Alcohol abuse and alcohol dependence can cause serious health problems and have interpersonal, social and legal consequences. Alcohol dependence is manifested by reduced control over drinking, tolerance to alcohol, and withdrawal symptoms. Alcohol withdrawal syndrome develops after stopping or reducing heavy and prolonged alcohol consumption. The most common symptoms include sweating, rapid heartbeat, tremors, insomnia, nausea or vomiting, hallucinations or transient delusions, agitation, anxiety, and seizures. These symptoms are the result of changes in the central nervous system aimed at maintaining normal functioning with alcohol consumption. Different types of drugs are used to safely reduce the severity of withdrawal and alcohol abuse.
Medication that counteracts weaning
Some treatments have the function of compensating for withdrawal symptoms and preventing the onset of an epileptic seizure or delirium tremens. Eg. : Valium®, Tranxene®, etc. These tranquilizers are sometimes prescribed temporarily also to people who are very stressed by the prospect of reducing their alcohol consumption or stopping drinking, or who are very tense in general.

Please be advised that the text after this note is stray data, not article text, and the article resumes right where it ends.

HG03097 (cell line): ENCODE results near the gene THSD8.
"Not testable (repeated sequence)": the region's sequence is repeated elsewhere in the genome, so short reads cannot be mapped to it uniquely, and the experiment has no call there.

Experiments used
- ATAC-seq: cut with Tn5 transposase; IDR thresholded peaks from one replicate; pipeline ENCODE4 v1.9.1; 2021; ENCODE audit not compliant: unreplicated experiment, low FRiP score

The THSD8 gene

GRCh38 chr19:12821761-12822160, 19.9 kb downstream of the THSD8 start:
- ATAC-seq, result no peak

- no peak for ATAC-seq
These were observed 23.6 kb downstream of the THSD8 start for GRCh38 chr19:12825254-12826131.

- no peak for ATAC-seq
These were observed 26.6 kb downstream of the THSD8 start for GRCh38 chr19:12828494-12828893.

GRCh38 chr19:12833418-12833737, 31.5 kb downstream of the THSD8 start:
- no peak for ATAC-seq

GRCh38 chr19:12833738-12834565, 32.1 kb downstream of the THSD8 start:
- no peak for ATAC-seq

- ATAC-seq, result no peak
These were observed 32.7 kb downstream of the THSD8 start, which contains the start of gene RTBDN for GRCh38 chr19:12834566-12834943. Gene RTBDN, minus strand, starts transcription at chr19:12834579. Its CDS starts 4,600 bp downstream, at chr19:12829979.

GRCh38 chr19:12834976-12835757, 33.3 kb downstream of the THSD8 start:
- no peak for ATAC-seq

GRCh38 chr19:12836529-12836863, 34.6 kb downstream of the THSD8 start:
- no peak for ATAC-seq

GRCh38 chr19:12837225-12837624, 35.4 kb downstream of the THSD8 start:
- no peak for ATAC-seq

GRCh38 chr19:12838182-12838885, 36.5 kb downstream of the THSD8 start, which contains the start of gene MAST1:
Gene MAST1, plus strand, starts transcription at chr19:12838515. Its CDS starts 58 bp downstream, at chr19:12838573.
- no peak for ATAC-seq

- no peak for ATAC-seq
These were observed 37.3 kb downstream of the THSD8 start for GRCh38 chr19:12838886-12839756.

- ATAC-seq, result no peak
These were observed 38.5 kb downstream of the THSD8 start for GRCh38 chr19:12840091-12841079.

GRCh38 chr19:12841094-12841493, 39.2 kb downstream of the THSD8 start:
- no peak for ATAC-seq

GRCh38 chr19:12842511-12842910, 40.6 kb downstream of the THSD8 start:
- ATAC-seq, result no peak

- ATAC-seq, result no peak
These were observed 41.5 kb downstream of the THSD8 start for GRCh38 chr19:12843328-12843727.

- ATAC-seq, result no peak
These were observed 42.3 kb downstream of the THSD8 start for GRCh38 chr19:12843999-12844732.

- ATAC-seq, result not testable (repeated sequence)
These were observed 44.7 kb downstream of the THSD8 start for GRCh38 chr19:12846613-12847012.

However, these substances can only be used for a few weeks because they also cause strong addiction.
They can also have side effects such as fatigue, drowsiness, numbness and attention disorders. It is strongly recommended not to associate them with alcohol because the latter can quadruple their anesthetic action. Overdose of benzodiazepines in combination with alcohol may cause a fatal outcome. drug rehab for women is used
Medication that reduces the desire
- Campral® is a medication prescribed to decrease the desire to drink (but does not usually eliminate it). This decrease generally only appears after about 3 weeks. This medication is often prescribed to people who have already significantly reduced their consumption or who have stopped drinking and want to avoid falling back into their old habits. It can also be prescribed to people who wish to reduce their consumption or stop drinking. The product seems to protect the brain somewhat against the “shock” of weaning.
- There is no risk in using Campral®, but there may sometimes be slight transient side effects. These side effects can be: nausea, headache, dizziness, and diarrhea.